Friday, January 13, 2012

Mary Gabriel of "Love and Capital" has a blog

Marx2.0 – A History Lesson has three fairly short installments in "a series on the dangerous consequences of passivity, immobility, in the face of political, social, and economic challenges." The third focuses on what Marx learned from the failure of the 1848 revolutions and answers a question that may always nag at me: if you ally with liberals, will they betray you?
Marx and the workers learned a terrible lesson from the 1848 elections throughout Europe. Once the prize that had united the revolutionaries was won, and the kings were either dethroned or deflated, the unity of the revolution eroded. The lower classes, who had provided the muscle in the Springtime revolts, were abandoned. They felt betrayed. Marx never forgot that experience and his thinking changed. From 1849 on, he refused to seek political accommodation with the bourgeoisie. Instead, Marx dedicated his life to helping the numerically powerful but politically mute working class learn how to become a governing force. By having elected officials taken from within its ranks, it would not have to rely on untrustworthy and unsympathetic ‘social superiors.’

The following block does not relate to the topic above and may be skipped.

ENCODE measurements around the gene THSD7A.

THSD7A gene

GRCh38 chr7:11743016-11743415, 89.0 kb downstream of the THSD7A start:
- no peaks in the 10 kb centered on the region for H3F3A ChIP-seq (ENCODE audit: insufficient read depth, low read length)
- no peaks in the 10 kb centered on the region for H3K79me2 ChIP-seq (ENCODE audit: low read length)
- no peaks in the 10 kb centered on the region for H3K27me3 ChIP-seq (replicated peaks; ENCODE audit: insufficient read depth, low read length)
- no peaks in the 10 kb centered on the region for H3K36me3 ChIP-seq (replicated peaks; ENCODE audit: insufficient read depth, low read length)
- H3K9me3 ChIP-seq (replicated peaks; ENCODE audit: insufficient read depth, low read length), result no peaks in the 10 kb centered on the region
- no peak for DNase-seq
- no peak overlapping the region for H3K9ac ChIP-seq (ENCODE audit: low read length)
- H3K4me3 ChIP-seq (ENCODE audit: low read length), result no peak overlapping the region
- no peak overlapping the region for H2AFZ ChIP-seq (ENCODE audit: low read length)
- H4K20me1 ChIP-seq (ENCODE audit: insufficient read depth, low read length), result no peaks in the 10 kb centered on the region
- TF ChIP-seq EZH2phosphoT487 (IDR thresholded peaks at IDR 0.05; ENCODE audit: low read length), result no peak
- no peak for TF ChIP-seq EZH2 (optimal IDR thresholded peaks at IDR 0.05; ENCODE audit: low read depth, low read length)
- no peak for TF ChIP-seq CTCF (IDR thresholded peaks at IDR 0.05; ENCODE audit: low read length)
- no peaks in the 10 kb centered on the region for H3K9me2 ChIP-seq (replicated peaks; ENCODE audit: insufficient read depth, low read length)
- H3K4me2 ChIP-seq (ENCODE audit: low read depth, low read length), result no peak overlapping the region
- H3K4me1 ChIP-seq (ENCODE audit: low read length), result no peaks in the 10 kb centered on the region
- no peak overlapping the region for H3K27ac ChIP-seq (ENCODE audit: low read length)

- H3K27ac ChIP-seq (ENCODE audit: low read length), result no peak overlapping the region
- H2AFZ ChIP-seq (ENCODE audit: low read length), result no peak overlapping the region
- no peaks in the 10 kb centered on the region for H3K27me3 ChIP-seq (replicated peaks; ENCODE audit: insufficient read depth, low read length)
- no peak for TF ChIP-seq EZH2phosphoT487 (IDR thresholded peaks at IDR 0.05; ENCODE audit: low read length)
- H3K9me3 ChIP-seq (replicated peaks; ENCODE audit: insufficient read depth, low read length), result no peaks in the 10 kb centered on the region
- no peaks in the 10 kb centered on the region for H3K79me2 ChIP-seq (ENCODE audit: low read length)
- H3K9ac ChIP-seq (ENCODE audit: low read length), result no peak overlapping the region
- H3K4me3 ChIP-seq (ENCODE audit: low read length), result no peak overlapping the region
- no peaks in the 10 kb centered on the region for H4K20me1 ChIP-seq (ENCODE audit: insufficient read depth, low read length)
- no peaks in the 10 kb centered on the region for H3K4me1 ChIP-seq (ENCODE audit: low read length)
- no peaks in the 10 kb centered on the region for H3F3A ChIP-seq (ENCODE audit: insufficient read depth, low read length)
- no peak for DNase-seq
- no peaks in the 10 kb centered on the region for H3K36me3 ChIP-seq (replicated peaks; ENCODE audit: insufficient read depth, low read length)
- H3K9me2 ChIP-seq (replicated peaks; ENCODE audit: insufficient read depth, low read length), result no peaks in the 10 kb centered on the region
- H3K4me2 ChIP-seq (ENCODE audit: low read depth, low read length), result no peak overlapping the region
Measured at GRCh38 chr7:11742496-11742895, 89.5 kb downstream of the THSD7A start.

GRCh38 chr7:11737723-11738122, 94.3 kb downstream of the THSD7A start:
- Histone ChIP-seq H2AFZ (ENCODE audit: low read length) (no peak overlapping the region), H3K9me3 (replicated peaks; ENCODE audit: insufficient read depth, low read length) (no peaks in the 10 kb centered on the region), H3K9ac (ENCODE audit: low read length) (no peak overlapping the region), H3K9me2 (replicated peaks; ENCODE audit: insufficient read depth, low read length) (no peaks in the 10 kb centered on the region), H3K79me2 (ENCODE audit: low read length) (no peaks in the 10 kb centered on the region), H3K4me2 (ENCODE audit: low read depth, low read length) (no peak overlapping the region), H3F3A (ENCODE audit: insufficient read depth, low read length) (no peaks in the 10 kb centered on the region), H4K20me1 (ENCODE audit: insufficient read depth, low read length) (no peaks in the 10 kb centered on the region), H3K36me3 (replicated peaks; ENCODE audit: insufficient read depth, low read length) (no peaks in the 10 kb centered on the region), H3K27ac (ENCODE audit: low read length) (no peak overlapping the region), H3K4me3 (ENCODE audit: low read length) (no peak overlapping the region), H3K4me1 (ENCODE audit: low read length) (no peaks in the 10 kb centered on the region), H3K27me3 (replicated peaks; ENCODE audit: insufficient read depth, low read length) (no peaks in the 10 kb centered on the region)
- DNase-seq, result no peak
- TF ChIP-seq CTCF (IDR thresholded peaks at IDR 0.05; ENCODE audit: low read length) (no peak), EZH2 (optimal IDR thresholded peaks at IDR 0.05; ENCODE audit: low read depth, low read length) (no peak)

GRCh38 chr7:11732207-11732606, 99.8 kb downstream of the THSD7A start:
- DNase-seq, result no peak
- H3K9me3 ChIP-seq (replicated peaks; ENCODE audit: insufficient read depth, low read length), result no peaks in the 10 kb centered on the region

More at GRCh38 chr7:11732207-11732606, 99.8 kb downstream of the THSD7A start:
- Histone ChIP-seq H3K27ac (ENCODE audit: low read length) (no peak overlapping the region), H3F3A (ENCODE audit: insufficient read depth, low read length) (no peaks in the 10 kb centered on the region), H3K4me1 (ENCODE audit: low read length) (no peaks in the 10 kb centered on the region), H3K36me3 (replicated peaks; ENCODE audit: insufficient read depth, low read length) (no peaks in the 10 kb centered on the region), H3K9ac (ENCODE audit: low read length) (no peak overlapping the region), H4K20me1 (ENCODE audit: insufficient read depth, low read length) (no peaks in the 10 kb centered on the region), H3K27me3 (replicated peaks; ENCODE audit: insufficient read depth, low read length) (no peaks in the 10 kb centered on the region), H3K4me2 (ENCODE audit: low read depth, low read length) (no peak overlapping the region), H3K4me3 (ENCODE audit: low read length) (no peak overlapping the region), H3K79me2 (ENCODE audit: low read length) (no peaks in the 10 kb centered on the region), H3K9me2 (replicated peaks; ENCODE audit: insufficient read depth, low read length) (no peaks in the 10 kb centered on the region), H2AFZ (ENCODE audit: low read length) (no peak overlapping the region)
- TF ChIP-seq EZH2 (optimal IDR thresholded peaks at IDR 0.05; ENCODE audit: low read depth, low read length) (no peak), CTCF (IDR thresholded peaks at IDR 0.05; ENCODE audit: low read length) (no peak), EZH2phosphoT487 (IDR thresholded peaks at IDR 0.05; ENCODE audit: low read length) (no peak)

Also, she quotes one of Marx's many fine observations: “In capitalist society spare time is acquired for one class by converting the whole lifetime of the masses into labor time.”